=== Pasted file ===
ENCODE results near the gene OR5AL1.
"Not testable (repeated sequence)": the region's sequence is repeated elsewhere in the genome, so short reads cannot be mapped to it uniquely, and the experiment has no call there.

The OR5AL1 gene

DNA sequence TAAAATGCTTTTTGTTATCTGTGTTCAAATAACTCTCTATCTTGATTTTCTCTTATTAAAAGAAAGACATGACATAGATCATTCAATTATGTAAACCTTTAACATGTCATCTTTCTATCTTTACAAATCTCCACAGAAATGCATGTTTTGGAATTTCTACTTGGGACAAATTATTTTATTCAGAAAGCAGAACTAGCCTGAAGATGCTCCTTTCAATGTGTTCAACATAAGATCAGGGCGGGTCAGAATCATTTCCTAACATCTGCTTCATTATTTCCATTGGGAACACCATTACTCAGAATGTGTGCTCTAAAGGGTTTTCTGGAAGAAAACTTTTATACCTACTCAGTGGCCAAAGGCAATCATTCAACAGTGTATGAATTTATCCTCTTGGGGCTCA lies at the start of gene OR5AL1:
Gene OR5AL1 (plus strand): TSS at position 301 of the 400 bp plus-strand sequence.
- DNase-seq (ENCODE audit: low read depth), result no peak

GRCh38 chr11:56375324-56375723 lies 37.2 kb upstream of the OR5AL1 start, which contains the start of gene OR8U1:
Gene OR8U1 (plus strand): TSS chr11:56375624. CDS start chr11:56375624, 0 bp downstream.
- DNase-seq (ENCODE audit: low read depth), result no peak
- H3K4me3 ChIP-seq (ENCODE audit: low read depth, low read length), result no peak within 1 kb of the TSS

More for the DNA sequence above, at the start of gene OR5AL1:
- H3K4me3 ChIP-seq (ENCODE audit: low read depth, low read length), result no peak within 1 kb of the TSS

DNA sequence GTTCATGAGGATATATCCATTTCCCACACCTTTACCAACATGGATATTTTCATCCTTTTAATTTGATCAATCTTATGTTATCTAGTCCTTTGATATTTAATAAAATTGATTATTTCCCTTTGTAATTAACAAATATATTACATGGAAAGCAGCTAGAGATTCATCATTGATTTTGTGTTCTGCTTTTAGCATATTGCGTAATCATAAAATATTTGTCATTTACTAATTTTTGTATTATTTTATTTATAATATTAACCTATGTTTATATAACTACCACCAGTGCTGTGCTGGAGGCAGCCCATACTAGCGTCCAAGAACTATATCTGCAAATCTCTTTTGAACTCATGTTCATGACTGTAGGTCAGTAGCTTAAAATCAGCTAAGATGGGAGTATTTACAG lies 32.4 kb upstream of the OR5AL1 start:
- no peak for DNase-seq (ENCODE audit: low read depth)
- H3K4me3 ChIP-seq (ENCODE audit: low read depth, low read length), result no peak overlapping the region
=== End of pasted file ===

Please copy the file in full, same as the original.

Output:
ENCODE results near the gene OR5AL1.
"Not testable (repeated sequence)": the region's sequence is repeated elsewhere in the genome, so short reads cannot be mapped to it uniquely, and the experiment has no call there.

The OR5AL1 gene

DNA sequence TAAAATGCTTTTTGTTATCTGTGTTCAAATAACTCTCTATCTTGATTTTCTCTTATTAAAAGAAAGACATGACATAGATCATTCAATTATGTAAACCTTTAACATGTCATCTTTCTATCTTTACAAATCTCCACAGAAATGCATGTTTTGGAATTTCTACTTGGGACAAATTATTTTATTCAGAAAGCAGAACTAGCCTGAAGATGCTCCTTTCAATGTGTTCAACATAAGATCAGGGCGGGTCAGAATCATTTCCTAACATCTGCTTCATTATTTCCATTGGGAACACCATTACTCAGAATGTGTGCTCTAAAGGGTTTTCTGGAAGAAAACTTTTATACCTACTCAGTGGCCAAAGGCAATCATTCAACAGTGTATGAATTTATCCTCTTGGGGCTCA lies at the start of gene OR5AL1:
Gene OR5AL1 (plus strand): TSS at position 301 of the 400 bp plus-strand sequence.
- DNase-seq (ENCODE audit: low read depth), result no peak

GRCh38 chr11:56375324-56375723 lies 37.2 kb upstream of the OR5AL1 start, which contains the start of gene OR8U1:
Gene OR8U1 (plus strand): TSS chr11:56375624. CDS start chr11:56375624, 0 bp downstream.
- DNase-seq (ENCODE audit: low read depth), result no peak
- H3K4me3 ChIP-seq (ENCODE audit: low read depth, low read length), result no peak within 1 kb of the TSS

More for the DNA sequence above, at the start of gene OR5AL1:
- H3K4me3 ChIP-seq (ENCODE audit: low read depth, low read length), result no peak within 1 kb of the TSS

DNA sequence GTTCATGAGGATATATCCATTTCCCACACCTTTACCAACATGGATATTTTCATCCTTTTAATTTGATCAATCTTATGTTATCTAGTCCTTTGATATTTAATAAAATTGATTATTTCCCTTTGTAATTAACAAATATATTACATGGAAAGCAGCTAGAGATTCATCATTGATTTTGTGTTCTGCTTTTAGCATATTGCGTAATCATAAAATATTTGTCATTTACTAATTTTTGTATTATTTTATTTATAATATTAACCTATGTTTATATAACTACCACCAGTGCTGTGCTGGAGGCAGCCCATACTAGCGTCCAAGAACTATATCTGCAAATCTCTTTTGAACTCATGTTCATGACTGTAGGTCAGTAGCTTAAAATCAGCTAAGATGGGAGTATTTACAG lies 32.4 kb upstream of the OR5AL1 start:
- no peak for DNase-seq (ENCODE audit: low read depth)
- H3K4me3 ChIP-seq (ENCODE audit: low read depth, low read length), result no peak overlapping the region